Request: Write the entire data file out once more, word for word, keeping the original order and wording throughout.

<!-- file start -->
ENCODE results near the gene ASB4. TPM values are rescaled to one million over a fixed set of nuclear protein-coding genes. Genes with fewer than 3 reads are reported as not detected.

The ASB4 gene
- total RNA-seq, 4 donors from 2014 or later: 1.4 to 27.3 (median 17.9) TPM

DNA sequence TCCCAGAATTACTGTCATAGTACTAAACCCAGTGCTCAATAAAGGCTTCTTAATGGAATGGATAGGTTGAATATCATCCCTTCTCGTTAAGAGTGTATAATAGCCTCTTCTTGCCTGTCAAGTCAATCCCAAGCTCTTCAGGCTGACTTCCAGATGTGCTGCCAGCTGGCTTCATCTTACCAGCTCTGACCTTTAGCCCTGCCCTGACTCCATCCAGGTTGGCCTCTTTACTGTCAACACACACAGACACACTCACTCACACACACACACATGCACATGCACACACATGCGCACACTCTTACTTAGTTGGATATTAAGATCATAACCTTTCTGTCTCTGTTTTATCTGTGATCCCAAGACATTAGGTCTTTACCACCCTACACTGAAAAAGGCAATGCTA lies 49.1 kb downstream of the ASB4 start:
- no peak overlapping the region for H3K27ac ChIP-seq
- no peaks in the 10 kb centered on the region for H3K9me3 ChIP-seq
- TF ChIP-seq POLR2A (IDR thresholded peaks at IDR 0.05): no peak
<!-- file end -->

ENCODE results near the gene ASB4. TPM values are rescaled to one million over a fixed set of nuclear protein-coding genes. Genes with fewer than 3 reads are reported as not detected.

The ASB4 gene
- total RNA-seq, 4 donors from 2014 or later: 1.4 to 27.3 (median 17.9) TPM

DNA sequence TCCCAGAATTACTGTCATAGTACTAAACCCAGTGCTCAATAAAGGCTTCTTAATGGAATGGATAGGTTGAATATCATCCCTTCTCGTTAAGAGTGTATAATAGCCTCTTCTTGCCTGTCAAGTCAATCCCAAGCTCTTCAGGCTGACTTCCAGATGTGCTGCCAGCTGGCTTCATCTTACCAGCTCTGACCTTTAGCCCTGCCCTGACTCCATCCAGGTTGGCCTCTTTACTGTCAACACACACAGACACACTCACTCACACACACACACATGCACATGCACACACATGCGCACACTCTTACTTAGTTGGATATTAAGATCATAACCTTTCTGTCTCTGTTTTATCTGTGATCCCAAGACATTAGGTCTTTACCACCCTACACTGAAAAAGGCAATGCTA lies 49.1 kb downstream of the ASB4 start:
- no peak overlapping the region for H3K27ac ChIP-seq
- no peaks in the 10 kb centered on the region for H3K9me3 ChIP-seq
- TF ChIP-seq POLR2A (IDR thresholded peaks at IDR 0.05): no peak